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Down To Earth With Jacqueline Maisonpierre

Stephanie Held
February 19, 2018
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Jacqueline Maisonpierre’s way of life is centered on living simply. She wakes up at dawn in the summer, tends to the harvest, eats seasonally and lets her body rest in the winter. As the Farm Director at New Haven Farms, she is responsible for producing food for the CSA (Community Supported Agriculture) Farm Shares and leading the Farm-Based Wellness Program where she supports families with diet-related diseases living in the greater New Haven community.

We’re glad to partner with her, whose mission, similar to ours, is to bring people together for better health. You might have met her while picking up your own share of local organic produce at mActivity this summer. She describes her work as hard but not complicated—a refreshing admission in a world where the word “wellness” itself can feel pressure-packed. I sat down with Jacqueline to learn more about how her work and her life inform her perspective on living well. Let’s get down to earth with Jacqueline, shall we?

Photo courtesy of Jacqueline Maisonpierre

Stephanie: Let’s begin with how you got into farming. Did you always know it was what you wanted to do?

Jacqueline: I never decided outright I would become a farmer. I studied environmental science at the University of Vermont and whether you’re into farming or not, the culture and the local food movement is very present there. I was so steeped in all of it, yet didn’t have any involvement in farms until I took a semester off in college and WWOOFed [cultural exchange program for sustainable agriculture] in Ecuador. At first it was a way to travel cheaply, but it ended up as an experience that turned me onto farming. The first farmer that I ever worked for professionally was a 75-year-old man. He was in just absolute awe of his job. I would find him in the greenhouse cheering, “this is incredible!” just watching plants grow. That’s when I thought, ‘if I can be 75 and still in awe of my job every day, sign me up.’ After a stint of working on a farm in Maine, I have found my home at New Haven Farms. I make the crop plan, I manage all of the seedlings in the greenhouse, I harvest, I plant, I weed, I coordinate. The best part is leading the farm-based wellness program where I teach gardening and meditation.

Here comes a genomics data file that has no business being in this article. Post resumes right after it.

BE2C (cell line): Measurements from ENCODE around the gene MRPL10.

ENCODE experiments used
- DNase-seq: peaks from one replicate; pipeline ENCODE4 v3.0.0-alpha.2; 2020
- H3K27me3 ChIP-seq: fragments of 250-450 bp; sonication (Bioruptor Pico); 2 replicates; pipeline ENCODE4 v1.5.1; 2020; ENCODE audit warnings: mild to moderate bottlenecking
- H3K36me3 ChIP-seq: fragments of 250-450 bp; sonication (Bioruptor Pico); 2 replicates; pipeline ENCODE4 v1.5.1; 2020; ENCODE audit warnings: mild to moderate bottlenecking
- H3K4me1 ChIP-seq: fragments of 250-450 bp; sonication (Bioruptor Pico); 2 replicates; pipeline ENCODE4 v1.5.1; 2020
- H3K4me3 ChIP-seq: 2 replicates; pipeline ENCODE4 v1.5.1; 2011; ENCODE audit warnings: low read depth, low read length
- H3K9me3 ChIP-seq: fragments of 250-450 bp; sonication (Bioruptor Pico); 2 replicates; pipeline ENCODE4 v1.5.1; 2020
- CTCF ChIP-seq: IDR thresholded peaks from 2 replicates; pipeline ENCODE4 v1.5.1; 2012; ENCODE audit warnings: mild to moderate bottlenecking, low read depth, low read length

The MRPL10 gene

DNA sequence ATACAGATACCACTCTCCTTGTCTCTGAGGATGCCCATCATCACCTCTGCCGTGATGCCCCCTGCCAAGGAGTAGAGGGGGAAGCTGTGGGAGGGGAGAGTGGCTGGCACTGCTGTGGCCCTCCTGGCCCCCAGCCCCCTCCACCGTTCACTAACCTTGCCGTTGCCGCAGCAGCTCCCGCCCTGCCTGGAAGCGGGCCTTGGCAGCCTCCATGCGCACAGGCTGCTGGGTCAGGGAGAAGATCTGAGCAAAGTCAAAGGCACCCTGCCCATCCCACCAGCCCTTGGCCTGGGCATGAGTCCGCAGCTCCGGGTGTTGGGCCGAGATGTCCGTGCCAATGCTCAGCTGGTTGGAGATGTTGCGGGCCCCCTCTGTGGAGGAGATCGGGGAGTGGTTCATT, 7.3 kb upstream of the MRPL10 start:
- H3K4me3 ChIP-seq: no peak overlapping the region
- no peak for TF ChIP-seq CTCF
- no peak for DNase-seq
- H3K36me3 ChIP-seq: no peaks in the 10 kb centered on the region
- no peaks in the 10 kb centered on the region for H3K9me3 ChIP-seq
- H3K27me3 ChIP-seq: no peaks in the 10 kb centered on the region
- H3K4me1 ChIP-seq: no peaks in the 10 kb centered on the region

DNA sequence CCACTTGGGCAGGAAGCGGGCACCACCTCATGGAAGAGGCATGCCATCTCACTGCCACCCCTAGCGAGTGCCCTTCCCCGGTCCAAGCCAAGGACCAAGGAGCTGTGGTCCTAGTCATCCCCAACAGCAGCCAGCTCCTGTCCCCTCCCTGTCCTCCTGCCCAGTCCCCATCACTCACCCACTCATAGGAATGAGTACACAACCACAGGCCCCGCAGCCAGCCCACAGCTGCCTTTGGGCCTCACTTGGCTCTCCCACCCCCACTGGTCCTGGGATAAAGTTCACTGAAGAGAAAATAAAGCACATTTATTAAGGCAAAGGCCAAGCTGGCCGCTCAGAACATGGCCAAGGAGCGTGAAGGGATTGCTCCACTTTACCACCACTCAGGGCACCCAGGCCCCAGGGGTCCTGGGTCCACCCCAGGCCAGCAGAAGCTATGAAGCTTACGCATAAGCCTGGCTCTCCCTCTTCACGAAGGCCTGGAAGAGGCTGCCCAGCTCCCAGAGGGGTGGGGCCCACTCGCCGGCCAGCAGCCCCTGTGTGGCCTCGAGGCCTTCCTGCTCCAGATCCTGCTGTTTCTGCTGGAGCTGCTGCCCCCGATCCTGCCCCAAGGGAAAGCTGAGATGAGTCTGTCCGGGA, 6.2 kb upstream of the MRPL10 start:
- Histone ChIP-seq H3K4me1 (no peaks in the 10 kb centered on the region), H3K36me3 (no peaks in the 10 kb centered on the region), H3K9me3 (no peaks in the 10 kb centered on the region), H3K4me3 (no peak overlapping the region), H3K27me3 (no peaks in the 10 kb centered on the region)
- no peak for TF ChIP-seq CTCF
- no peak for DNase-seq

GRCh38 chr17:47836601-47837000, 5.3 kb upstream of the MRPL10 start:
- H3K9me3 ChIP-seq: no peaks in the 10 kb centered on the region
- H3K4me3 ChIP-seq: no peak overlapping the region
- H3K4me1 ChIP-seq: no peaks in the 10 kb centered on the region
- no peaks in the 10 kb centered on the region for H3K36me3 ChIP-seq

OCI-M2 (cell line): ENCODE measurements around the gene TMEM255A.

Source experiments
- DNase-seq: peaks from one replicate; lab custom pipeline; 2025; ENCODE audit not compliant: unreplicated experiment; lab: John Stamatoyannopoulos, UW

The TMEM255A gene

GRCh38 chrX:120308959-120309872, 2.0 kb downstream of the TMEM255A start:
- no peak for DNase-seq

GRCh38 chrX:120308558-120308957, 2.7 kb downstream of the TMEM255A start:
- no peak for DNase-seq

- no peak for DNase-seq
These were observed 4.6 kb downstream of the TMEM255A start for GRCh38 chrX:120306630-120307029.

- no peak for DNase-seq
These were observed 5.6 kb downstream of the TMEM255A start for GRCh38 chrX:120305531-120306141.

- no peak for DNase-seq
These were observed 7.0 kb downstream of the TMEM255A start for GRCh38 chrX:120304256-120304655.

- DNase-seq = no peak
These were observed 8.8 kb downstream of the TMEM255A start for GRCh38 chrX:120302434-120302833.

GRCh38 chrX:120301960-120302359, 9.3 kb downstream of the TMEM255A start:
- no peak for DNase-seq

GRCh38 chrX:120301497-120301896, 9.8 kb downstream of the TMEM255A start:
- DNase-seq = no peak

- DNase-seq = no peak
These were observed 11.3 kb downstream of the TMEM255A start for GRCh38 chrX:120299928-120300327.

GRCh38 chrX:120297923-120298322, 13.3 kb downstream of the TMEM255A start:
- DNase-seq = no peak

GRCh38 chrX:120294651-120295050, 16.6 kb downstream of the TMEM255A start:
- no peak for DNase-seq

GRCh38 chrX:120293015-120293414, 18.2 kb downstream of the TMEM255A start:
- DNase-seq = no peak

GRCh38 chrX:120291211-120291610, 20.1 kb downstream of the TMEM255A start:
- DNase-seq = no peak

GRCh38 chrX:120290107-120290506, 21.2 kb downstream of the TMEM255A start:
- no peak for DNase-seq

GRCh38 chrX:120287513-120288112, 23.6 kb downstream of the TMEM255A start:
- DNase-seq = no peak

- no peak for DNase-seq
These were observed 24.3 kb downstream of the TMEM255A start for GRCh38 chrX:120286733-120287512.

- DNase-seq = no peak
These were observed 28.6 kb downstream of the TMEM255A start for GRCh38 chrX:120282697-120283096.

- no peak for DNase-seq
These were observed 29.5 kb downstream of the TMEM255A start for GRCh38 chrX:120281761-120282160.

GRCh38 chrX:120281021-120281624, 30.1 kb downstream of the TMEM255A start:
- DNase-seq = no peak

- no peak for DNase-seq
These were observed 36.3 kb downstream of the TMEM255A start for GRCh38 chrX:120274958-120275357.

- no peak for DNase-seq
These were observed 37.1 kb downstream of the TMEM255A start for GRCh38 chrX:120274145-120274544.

Photo courtesy of New Haven Farms

Stephanie: Gardening and meditation, sounds idyllic. What is the wellness program all about?

Jacqueline: The New Haven Farms Farm-Based Wellness Program is led by a social mission to support healthier families through the food that they grow. The families who have been referred to us by their primary healthcare provider have a range of diet-related diseases. We follow the CDC (Center for Disease Control) diabetes prevention program, and have tailored it to include nutrition education and cooking. With about 25 families per night, two nights a week in the summer, we garden for a half hour, meditate for five minutes, and then an hour and a half of cooking and nutrition class. Our families take home a share of organic produce each week, and recipes as to incorporate the weeks vegetables into their family meals.

Stephanie: How and why do you incorporate meditation into the program?